Stocks in Hong Kong are very tricky and not fair at all. The stock exchange over here is very loose. I trade ETF and futures but don't like to trade stocks in Hong Kong, because a stock of a single company is so risky even not small stock. Stocks that constructs Hang Seng index can be very risky too, like 330 ESPRIT or 267 CITIC PACIFIC.

-HK

Ernie Chan said...

Hi HK,
Yes, futures market has more trending behavior.

Like you, I haven't trade individual stocks for some time, even in the US market.
Ernie

HK said...

Hi Ernie,

If a strategy with no more than 5 variables is the best, then why financial institutions keep spending so much money to hire phd quants, programmers, traders for high/low frequency trading? Those financial giants should have knew what could be the best.

-HK

Ernie Chan said...

Hi HK,
Most of the quants in investment banks are hired to model derivatives and fixed income models, which are highly nonlinear, and much more complex than cash equities or spot FX models. For the latter 2, linear models are preferred.
Ernie

HK said...

Hi Ernie,

I will definitely read your coming new book. Any other reading suggestion?

-HK

HK said...

Hi Ernie,

It is so hard to even find a job post for getting into proprietary trader or related programmer industry. almost all are always hiring very experienced people.

Look like banking are hiring less people for years after financial crisis. It has been many years but look like it is still so bad. I am not sure why especially I am in Asia and economics over here doesn't look like that bad.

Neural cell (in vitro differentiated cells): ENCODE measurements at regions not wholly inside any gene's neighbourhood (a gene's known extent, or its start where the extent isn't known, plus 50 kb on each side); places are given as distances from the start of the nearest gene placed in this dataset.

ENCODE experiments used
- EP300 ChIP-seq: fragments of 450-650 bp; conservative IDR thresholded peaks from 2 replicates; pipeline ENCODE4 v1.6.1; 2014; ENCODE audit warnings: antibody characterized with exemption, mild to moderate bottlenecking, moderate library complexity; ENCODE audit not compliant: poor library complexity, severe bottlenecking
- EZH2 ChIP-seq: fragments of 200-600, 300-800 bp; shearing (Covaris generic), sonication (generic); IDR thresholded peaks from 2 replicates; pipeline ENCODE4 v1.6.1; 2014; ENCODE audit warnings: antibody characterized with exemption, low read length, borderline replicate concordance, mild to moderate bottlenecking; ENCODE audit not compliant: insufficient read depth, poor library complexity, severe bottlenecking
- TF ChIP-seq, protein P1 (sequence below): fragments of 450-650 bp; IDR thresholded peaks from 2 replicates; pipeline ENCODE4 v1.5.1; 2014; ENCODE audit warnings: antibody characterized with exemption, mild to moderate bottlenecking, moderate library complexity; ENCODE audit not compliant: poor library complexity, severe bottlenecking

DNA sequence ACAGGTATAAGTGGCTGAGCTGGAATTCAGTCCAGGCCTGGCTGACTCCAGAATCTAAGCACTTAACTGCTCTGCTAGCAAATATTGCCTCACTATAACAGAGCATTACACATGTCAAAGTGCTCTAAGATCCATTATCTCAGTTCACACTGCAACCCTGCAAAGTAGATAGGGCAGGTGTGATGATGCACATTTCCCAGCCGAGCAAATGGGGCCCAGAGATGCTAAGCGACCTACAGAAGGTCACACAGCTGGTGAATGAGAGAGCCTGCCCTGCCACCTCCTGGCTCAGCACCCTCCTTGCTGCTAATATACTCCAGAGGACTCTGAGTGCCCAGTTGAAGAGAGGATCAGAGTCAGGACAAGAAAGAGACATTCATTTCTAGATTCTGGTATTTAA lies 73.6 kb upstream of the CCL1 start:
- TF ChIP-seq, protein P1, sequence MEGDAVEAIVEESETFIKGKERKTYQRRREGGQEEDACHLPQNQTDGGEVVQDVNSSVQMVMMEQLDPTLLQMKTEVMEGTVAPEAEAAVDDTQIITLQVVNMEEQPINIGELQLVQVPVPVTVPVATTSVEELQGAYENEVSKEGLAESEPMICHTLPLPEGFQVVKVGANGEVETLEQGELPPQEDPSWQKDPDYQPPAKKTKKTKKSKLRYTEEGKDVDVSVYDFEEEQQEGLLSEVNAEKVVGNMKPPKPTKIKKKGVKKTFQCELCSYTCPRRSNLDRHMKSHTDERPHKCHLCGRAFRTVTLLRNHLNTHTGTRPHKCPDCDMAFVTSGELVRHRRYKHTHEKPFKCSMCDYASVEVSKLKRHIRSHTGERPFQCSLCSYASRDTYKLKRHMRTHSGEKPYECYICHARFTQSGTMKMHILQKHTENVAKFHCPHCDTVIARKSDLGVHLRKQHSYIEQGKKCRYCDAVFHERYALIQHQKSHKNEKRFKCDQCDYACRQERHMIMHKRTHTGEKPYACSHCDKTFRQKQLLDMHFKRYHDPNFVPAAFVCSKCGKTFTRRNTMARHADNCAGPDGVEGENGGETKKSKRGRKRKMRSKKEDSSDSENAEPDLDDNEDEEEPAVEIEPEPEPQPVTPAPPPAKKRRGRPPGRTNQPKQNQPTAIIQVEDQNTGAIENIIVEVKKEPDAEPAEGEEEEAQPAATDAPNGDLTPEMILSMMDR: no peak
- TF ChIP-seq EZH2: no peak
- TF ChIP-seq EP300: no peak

-HK

Ernie Chan said...

Hi HK,
You can find other suggested books on the Recommended Books list on the right sidebar of my blog.
Ernie

HK said...

Hi Ernie,

Is that very common for a professional including trader in proprietary trading industry becomes an independent trader?

-HK

Ernie Chan said...

Hi HK,
I wouldn't say it is very common. Most traders working for big banks enjoy their big salary and bonus there.
Ernie

Anonymous said...

RTS' RTD Tango has full-depth backtesting, including FIFO and pro rata matching algorithms.

Anonymous said...

Just read the news from Dow Jones, EBS is going to deploy a new system to rein in high-frequency traders...see below
--------------------------------
Foreign-exchange platform EBS is considering strict new handicaps on high-frequency trading.
ICAP PLC (IAP.LN, IAPLY)-owned EBS is planning changes to how it processes orders to buy and sell currencies that it says would eliminate certain advantages for the fastest traders.
The platform would do away with the "first in, first out" system of order processing, which gives the trader who places an order first access to the most favorable exchange rate. EBS says this system has been exploited by increasingly nimble programs that can buy and sell positions in microseconds, before other market players can react. Instead, EBS would bunch client orders together as they come in and execute them randomly, a spokesman said.
EBS is considering launching the new system by summer, the platform confirmed.